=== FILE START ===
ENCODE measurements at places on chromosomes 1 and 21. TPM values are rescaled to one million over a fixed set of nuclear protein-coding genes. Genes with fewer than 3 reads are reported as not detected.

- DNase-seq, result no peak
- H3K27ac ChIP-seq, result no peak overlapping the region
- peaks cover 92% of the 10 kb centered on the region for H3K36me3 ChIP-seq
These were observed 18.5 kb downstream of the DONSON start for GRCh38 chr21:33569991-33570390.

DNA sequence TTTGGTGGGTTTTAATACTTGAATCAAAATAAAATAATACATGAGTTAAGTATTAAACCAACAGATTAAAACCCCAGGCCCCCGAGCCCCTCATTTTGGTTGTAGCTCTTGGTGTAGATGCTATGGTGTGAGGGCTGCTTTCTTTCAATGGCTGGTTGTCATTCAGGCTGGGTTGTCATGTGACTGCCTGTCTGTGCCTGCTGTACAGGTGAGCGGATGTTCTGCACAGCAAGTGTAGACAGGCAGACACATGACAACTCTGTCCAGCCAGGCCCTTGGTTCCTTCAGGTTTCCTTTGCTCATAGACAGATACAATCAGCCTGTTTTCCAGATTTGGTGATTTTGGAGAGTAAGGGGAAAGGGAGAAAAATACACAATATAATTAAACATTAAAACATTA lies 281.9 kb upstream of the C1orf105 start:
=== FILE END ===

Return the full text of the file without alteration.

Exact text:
ENCODE measurements at places on chromosomes 1 and 21. TPM values are rescaled to one million over a fixed set of nuclear protein-coding genes. Genes with fewer than 3 reads are reported as not detected.

- DNase-seq, result no peak
- H3K27ac ChIP-seq, result no peak overlapping the region
- peaks cover 92% of the 10 kb centered on the region for H3K36me3 ChIP-seq
These were observed 18.5 kb downstream of the DONSON start for GRCh38 chr21:33569991-33570390.

DNA sequence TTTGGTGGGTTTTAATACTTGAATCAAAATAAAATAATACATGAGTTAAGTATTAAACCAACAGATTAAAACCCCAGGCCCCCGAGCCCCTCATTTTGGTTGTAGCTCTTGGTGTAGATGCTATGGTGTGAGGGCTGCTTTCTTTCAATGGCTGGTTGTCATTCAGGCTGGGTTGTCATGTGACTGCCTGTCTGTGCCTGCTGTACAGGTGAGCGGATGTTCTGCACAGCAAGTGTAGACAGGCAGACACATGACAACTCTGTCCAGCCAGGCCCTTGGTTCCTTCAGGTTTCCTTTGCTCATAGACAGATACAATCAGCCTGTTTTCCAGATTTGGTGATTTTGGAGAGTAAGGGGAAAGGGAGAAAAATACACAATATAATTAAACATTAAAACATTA lies 281.9 kb upstream of the C1orf105 start: